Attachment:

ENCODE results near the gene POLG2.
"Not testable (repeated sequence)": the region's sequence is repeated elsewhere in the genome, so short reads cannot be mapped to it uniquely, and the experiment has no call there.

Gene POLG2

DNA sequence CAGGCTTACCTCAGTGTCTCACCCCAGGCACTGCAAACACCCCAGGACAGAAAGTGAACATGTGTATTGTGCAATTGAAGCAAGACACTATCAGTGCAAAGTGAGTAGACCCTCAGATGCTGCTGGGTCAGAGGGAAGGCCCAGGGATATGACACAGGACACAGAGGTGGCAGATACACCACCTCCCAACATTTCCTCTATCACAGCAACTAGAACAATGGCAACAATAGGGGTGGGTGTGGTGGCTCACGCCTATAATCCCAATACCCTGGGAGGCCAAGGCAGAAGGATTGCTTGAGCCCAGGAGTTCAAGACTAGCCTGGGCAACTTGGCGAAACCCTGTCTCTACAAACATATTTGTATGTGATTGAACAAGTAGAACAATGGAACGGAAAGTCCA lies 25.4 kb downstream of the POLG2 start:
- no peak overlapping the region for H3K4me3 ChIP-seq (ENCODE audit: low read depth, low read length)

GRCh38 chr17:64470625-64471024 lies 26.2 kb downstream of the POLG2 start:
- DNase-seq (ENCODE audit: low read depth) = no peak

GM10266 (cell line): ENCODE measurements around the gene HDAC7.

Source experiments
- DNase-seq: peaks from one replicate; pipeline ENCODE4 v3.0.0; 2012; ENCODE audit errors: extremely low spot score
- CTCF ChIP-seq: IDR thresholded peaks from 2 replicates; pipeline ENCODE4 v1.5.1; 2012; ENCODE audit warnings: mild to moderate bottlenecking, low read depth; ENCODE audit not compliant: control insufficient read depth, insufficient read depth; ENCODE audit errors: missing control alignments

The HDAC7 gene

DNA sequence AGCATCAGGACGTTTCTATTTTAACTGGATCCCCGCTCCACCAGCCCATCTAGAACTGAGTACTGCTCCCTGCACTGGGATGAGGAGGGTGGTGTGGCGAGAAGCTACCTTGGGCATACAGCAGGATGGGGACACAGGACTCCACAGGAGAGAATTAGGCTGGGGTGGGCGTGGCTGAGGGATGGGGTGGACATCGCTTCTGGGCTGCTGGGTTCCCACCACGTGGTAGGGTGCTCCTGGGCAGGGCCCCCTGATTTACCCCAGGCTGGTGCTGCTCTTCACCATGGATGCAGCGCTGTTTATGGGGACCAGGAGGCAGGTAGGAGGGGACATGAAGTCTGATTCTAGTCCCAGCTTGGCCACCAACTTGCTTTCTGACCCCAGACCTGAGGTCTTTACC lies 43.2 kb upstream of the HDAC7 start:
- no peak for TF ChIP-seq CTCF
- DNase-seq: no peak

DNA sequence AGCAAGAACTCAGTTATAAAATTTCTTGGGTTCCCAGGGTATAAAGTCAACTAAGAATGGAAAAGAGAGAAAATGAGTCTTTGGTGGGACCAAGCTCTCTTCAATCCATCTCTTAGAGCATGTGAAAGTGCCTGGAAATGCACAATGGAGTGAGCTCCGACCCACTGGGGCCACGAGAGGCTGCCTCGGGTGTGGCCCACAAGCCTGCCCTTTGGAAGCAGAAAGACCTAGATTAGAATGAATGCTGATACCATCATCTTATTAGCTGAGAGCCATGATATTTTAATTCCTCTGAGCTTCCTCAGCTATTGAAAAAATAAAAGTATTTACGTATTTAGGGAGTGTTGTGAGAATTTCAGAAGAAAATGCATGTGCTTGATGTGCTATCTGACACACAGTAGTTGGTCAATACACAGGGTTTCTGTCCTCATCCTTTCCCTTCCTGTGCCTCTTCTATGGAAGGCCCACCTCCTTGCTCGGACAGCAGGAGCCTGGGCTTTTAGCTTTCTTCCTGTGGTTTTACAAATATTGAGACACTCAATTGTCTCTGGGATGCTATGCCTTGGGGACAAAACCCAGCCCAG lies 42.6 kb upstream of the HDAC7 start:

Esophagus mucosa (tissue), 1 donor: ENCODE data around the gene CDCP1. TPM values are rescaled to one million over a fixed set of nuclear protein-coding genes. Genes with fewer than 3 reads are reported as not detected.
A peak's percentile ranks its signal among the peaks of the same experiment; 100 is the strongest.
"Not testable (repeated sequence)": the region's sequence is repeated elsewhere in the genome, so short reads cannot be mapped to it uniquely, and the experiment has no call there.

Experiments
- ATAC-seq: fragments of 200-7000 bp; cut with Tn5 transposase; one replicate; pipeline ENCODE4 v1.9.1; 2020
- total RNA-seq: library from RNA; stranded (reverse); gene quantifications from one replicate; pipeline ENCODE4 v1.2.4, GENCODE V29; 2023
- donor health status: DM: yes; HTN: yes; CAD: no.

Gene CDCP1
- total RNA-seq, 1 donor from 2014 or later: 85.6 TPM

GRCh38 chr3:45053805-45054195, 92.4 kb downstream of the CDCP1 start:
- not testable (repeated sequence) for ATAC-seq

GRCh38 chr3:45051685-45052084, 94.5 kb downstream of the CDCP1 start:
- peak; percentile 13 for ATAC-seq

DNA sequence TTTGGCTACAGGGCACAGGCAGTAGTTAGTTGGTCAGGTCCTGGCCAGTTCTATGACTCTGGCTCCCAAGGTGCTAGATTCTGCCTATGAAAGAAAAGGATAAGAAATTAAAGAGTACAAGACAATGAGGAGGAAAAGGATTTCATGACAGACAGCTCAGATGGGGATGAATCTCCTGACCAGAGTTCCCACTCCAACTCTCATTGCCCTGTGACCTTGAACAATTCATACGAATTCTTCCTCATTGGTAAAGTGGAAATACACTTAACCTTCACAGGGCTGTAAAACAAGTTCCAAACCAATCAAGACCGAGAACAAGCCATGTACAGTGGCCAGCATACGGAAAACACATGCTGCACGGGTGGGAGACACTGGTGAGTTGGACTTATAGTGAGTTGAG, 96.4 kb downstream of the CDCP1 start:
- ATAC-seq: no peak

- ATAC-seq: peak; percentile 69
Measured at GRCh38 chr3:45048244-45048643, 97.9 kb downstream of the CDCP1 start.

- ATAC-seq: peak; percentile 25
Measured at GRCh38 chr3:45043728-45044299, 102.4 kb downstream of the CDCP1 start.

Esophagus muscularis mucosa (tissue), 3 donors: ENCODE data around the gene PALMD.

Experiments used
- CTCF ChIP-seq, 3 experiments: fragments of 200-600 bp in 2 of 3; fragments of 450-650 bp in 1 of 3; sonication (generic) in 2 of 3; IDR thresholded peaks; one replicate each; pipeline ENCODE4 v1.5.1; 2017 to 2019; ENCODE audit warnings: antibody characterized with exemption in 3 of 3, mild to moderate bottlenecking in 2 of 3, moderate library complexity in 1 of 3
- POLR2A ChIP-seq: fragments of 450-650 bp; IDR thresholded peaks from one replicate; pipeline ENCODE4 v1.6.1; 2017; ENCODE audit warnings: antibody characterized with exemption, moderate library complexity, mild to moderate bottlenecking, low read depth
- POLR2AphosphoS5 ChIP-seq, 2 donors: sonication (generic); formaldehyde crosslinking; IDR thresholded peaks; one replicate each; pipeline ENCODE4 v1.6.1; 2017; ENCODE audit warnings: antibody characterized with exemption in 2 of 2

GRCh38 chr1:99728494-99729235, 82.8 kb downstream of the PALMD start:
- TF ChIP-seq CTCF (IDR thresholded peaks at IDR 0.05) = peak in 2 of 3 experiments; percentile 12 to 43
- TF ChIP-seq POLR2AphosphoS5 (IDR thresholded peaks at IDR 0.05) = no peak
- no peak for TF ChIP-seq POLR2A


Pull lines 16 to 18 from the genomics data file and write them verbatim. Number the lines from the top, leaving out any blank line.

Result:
DNA sequence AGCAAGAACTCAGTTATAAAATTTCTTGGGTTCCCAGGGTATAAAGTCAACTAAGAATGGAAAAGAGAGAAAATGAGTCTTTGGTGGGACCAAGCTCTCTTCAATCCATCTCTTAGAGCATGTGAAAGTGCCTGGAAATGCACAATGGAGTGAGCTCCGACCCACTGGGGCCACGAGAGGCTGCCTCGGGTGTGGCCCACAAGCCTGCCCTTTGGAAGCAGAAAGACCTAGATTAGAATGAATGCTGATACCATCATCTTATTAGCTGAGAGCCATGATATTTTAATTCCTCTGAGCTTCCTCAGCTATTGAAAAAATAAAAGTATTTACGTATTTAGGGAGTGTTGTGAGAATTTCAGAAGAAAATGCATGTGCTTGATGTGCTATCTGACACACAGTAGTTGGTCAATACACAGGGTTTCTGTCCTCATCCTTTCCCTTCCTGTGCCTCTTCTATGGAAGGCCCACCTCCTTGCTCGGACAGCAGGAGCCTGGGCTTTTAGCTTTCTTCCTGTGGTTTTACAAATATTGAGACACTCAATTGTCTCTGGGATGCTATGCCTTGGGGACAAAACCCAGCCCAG lies 42.6 kb upstream of the HDAC7 start:

Esophagus mucosa (tissue), 1 donor: ENCODE data around the gene CDCP1. TPM values are rescaled to one million over a fixed set of nuclear protein-coding genes. Genes with fewer than 3 reads are reported as not detected.
A peak's percentile ranks its signal among the peaks of the same experiment; 100 is the strongest.